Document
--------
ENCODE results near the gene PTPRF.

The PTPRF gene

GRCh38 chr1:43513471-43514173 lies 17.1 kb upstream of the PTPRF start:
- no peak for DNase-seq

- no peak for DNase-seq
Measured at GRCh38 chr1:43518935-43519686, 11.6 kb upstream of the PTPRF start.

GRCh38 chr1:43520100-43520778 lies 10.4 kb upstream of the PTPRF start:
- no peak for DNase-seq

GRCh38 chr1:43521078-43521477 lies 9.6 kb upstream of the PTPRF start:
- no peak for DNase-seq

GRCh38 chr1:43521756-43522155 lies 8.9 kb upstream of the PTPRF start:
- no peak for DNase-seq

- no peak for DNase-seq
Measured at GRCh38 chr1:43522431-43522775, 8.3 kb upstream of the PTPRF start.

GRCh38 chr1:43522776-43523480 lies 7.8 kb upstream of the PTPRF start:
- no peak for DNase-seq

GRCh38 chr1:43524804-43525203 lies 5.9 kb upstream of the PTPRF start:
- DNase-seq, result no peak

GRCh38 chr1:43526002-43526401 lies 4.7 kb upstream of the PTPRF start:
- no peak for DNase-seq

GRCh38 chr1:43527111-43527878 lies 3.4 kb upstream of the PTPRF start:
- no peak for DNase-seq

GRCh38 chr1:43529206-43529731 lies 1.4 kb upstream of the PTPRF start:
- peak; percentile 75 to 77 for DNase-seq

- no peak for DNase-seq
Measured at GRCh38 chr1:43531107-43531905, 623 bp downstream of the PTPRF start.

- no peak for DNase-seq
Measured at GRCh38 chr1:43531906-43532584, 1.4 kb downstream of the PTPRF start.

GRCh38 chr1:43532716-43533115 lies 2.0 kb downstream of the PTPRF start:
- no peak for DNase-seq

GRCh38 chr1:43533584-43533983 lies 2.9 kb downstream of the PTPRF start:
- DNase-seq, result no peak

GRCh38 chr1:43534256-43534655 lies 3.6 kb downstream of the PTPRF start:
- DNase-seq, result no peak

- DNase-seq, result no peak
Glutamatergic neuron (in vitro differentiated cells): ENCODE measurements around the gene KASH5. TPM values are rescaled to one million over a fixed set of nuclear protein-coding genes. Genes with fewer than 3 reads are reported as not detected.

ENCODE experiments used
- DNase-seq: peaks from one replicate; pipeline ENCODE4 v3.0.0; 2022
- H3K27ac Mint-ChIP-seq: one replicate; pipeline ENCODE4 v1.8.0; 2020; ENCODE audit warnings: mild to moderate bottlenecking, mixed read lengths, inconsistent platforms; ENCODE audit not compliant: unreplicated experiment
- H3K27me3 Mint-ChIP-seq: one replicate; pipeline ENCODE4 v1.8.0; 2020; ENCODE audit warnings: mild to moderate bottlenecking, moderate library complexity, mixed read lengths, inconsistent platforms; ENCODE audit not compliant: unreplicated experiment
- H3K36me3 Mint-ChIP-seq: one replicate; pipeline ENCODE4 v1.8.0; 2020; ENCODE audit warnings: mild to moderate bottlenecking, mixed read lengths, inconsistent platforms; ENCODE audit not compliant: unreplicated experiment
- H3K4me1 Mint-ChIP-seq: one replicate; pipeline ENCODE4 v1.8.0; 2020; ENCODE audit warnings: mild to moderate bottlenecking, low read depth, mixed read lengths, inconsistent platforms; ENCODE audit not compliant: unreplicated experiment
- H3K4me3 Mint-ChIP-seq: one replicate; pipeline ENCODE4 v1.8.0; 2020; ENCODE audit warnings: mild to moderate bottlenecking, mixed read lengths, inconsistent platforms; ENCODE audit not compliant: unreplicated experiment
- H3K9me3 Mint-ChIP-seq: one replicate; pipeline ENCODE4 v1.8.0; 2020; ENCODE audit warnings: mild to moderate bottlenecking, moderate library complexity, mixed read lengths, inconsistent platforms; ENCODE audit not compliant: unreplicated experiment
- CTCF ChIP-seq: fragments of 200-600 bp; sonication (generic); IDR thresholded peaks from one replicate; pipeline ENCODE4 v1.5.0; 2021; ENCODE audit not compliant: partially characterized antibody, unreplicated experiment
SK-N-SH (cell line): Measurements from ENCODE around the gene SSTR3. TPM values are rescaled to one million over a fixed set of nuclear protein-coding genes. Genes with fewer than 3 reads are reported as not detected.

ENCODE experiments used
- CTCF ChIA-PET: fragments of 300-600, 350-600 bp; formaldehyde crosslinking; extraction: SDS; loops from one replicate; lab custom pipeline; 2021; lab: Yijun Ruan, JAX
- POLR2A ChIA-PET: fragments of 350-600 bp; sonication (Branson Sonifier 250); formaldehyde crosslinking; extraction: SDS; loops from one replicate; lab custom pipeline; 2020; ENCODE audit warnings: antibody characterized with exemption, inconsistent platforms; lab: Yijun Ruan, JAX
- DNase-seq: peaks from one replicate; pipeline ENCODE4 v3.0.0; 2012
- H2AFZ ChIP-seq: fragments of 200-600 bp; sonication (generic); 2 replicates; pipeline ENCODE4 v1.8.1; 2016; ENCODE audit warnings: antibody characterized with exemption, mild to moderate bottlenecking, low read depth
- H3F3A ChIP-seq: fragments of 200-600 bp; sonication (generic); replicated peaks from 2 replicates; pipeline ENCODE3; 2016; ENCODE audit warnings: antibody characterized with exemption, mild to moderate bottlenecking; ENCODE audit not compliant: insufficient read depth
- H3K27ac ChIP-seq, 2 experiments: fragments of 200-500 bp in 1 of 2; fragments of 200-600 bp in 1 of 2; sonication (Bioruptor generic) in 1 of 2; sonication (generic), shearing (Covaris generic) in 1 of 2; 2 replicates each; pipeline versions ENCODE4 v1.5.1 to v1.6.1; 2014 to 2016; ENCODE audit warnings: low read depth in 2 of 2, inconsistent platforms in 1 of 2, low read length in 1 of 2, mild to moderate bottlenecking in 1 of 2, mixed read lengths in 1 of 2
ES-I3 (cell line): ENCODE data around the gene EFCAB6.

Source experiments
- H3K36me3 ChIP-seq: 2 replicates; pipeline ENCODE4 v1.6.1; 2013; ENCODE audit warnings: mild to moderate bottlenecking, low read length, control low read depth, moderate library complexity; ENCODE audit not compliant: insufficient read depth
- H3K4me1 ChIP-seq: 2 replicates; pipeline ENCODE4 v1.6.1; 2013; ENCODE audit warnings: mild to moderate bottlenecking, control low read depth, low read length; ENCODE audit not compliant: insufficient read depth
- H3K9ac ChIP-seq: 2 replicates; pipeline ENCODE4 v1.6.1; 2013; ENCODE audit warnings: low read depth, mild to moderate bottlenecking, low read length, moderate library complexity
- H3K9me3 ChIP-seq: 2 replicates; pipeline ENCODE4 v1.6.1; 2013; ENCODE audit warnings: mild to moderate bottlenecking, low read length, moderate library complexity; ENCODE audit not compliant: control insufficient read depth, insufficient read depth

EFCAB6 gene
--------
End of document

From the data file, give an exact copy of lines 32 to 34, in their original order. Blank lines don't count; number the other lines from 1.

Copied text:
- DNase-seq, result no peak

GRCh38 chr1:43534256-43534655 lies 3.6 kb downstream of the PTPRF start:
- DNase-seq, result no peak